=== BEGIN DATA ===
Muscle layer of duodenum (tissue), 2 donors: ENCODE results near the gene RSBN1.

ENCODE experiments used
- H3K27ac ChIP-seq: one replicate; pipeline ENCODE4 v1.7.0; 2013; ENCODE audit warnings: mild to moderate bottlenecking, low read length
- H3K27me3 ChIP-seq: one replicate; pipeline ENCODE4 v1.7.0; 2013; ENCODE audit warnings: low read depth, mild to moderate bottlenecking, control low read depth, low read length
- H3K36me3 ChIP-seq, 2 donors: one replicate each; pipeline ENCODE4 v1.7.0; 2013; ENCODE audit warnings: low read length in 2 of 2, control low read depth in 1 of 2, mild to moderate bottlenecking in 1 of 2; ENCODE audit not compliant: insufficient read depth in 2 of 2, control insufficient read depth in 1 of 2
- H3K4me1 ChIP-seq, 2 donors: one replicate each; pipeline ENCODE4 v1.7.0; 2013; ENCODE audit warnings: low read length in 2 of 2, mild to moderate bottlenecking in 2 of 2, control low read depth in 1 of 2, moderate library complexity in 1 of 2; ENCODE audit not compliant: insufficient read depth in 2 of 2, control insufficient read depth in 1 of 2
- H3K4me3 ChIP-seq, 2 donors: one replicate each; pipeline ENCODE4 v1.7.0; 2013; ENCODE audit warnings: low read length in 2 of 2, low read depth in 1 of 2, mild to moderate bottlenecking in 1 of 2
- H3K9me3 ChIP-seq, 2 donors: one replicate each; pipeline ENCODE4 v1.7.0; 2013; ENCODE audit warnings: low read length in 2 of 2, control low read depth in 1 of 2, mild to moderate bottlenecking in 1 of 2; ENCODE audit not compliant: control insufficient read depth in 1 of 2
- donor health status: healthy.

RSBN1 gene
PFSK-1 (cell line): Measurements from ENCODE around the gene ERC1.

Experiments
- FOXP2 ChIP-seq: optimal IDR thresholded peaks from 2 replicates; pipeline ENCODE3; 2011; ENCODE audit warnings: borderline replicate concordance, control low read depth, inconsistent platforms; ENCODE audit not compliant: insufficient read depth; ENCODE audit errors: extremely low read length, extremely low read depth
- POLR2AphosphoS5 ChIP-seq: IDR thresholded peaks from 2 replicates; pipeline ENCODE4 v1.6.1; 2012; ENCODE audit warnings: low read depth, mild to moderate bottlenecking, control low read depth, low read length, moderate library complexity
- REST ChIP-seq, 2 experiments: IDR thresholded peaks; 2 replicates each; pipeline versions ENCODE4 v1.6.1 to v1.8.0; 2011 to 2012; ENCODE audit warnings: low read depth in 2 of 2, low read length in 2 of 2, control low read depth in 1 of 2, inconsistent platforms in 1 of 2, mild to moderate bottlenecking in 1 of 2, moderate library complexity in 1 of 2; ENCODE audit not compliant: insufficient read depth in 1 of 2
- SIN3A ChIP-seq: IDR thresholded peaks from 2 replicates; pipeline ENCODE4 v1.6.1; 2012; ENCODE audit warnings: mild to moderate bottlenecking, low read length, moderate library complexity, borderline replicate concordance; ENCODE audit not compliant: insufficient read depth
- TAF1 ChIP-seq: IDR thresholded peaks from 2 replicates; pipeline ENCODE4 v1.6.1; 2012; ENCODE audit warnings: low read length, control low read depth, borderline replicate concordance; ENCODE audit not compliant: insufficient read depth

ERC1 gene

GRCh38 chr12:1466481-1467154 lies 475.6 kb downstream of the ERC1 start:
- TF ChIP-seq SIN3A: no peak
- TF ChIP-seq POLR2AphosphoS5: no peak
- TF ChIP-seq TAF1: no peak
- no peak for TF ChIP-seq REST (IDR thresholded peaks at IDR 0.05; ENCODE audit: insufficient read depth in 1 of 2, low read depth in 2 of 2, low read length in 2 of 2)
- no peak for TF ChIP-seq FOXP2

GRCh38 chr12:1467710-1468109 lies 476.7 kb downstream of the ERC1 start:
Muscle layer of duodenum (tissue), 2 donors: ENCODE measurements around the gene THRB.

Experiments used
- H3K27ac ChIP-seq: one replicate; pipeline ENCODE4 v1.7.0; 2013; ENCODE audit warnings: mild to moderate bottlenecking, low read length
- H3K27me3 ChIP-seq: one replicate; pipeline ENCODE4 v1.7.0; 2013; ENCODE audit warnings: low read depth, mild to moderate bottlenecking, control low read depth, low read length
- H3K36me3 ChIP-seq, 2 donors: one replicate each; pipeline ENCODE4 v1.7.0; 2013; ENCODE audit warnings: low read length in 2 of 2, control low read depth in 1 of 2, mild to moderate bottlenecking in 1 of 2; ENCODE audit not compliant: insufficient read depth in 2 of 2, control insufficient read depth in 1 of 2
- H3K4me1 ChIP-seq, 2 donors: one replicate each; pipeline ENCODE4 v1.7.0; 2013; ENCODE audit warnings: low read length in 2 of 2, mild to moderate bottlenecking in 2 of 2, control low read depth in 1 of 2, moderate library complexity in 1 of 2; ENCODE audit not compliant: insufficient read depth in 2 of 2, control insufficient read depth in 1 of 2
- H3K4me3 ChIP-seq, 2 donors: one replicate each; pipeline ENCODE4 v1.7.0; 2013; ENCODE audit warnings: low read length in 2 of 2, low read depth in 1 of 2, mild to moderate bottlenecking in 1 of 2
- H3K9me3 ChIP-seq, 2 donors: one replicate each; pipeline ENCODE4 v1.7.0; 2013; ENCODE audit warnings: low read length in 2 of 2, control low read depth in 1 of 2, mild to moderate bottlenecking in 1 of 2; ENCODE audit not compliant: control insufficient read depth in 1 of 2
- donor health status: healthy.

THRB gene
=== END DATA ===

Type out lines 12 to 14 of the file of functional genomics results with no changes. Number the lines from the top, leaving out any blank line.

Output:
Experiments
- FOXP2 ChIP-seq: optimal IDR thresholded peaks from 2 replicates; pipeline ENCODE3; 2011; ENCODE audit warnings: borderline replicate concordance, control low read depth, inconsistent platforms; ENCODE audit not compliant: insufficient read depth; ENCODE audit errors: extremely low read length, extremely low read depth
- POLR2AphosphoS5 ChIP-seq: IDR thresholded peaks from 2 replicates; pipeline ENCODE4 v1.6.1; 2012; ENCODE audit warnings: low read depth, mild to moderate bottlenecking, control low read depth, low read length, moderate library complexity